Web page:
The Texas Rig: Part 1, Hook Style

The Texas rig is the all-terrain vehicle of bass fishing, you can throw the Texas rig at any time, any place and any situation. Historically, the term “Texas rig” or “Texas rigging” is used when rigging a soft-plastic bait weedlessly, and it is commonly paired with a bullet or nose weight in front of the hook. The widely used technique is a simple and effective way to catch fish in cover and open water. 

With any fish-catching technique, hook selection is key. The Texas rig is no different. The racks of your local tackle shop can be overwhelming, with numerous sizes and shapes of hooks. So, where do you start?

Understanding hook size

Hooks are sized by the number that represents the distance between the point and the inside of the shank or gap of a hook. Larger hooks (1/0-10/0, pronounced “one aught”) increase in size as the number increases. The smaller hooks (1-14), without the 0, or “aught” underneath, decrease in size as the number increases.

Hooks are broken down even further into two baseline wire gauge strengths: light wire and heavy wire. For the purpose of Texas rigging, we will focus on the larger hook sizes and gauges.

Selecting the right size hook and gauge for a Texas rig is crucial to the action of the soft plastic and ensuring the penetration of the hook’s barb inside the fish’s mouth. Generally, the size of the hook should depend on the size of the plastic you are rigging. For example, a large ribbontail worm, such as a 10-inch worm, is best paired with a 5/0 hook because of its size.

With smaller worms and creature-style baits, the action will be sacrificed with a hook that is too large, so I stick with a 2/0, 3/0 or 4/0 hook, sometimes even smaller. It all depends on the bulk of the soft plastic. Go with the smallest hook that you can get away with, provided that you do not compromise the hook's effectiveness.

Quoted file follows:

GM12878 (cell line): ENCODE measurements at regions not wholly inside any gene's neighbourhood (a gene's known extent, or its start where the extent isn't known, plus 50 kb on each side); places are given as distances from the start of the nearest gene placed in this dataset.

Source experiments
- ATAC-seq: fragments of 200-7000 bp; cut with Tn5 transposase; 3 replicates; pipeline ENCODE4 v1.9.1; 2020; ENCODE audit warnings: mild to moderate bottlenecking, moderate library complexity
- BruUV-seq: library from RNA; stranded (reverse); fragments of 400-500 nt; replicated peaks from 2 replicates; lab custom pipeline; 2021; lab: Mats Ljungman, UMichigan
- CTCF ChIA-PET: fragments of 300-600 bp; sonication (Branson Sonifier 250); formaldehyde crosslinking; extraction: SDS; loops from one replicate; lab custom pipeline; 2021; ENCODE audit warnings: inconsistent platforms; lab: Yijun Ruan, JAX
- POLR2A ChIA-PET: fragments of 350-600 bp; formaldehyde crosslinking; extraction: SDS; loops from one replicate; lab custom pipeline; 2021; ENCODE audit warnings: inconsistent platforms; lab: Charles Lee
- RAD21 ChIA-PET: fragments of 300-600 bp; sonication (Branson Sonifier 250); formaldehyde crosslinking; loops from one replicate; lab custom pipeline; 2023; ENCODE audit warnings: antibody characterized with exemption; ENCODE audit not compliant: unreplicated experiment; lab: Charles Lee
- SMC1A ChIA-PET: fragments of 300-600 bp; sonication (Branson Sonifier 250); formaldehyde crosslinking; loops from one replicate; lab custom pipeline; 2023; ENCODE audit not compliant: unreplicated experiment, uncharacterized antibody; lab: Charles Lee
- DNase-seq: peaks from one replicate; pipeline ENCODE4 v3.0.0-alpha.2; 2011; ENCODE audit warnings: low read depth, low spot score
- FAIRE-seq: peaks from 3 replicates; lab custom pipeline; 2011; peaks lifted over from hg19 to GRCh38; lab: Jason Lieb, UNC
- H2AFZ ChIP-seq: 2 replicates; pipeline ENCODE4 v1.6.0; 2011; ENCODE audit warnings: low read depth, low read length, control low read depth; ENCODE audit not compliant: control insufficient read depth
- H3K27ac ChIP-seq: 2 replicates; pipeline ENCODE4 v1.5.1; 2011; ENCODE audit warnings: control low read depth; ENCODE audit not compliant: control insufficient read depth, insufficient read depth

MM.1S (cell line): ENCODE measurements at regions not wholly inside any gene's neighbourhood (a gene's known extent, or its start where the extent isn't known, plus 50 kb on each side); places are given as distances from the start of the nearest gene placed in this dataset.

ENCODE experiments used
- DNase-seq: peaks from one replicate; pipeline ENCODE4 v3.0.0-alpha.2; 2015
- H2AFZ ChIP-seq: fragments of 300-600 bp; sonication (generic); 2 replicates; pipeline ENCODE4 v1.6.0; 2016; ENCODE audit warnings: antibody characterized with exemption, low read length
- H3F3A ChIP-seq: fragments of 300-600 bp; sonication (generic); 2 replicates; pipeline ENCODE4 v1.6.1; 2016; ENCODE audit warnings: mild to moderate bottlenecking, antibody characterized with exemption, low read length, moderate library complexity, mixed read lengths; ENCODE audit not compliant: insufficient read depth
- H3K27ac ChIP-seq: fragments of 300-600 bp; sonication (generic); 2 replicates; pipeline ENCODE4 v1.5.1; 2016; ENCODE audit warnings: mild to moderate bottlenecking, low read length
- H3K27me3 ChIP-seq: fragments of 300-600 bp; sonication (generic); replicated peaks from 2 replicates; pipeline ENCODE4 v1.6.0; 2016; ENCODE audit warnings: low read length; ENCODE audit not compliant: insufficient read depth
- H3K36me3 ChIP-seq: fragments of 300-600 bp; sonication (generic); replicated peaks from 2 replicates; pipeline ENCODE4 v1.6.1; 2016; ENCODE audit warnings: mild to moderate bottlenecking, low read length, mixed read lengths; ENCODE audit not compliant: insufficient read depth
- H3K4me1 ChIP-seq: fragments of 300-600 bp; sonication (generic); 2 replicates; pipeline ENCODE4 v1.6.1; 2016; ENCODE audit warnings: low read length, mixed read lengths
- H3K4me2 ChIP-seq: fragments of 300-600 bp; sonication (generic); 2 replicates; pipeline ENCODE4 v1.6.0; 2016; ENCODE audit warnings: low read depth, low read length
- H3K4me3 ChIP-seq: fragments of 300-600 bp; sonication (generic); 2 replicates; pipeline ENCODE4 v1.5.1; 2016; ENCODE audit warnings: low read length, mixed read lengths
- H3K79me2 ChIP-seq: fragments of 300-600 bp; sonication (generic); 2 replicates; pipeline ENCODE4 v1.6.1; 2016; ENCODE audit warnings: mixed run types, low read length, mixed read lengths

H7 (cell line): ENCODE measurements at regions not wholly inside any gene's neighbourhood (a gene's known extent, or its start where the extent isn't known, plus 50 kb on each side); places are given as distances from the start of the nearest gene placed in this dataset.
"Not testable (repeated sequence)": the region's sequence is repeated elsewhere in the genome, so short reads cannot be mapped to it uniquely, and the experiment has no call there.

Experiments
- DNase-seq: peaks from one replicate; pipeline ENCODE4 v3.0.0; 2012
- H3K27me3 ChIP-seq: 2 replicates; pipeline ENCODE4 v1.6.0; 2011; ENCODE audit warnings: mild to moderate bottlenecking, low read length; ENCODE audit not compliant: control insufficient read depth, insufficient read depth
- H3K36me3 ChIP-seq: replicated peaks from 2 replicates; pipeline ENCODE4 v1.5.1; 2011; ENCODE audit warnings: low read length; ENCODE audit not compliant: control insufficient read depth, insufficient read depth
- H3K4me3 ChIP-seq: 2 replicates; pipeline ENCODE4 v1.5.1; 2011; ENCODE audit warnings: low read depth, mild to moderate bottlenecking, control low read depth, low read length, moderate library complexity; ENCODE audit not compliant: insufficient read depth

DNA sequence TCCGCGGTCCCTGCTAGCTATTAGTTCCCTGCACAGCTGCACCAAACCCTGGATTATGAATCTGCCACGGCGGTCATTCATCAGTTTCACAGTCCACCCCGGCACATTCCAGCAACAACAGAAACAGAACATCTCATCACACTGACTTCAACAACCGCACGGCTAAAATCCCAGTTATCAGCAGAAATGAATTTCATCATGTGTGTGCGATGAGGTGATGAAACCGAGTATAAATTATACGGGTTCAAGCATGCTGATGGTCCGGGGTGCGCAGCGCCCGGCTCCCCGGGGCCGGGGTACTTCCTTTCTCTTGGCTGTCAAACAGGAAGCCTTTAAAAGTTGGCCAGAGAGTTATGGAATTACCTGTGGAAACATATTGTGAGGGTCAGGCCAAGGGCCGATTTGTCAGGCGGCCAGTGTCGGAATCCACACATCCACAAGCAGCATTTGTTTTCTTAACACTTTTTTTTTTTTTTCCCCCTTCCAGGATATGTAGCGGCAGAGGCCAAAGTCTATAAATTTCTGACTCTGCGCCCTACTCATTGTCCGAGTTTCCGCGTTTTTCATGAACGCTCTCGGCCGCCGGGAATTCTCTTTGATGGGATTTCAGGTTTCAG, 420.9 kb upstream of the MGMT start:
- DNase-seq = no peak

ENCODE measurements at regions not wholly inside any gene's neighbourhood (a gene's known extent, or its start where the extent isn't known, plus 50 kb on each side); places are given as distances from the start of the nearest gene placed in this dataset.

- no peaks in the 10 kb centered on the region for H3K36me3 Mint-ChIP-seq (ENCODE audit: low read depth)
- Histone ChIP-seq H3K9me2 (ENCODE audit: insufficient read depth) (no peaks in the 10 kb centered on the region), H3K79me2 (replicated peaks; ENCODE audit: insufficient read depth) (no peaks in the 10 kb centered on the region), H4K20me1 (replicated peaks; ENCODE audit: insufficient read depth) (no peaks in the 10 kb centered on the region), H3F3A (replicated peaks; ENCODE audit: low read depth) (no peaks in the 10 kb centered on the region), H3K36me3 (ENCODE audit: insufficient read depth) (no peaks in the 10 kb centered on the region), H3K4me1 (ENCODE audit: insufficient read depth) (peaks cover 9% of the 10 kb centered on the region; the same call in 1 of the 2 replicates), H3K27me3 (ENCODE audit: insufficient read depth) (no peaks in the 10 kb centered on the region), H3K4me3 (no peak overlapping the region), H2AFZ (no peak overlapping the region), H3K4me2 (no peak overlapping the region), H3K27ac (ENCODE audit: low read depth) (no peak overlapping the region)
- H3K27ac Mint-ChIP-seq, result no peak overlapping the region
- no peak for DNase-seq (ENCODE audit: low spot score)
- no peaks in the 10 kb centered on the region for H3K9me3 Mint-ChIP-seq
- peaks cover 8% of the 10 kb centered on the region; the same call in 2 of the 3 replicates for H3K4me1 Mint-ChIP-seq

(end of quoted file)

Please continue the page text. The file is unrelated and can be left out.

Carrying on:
When deciding the gauge of the hook, focus on the amount of cover you are fishing around, the line size and rod action. If you are using 20-pound fluorocarbon line, with a heavy- or medium-heavy action rod, in deep cover, a light wire hook is prone to bending out; whereas a heavy wire hook will keep its strength and pull the fish out of the rocks, brush or trees. The same is true when flipping shallow wood or grass with braided line and a heavy-action rod, the heavier the wire of the hook, the less likely the hook will fault.

Don’t always think a heavy wire hook is better though. When you’re using a light-action rod and small-diameter line, a heavy wire hook will not penetrate the mouth of the fish as effectively as a light wire hook because you do not have the same backbone of a heavier action rod.

A lighter tackle choice can excel in clear-water reservoirs, areas lacking cover and when fish are being stubborn or unwilling to bite. 

The practice of selecting the right hook size and gauge will increase your Texas rig success tremendously.

Part 2 | Part 3 | Part 4 | Part 5 | Part 6

Editor's Note: Are you new to bass fishing? Explore our Bass Fishing for Beginners page to find dozens of tips for new bass anglers.

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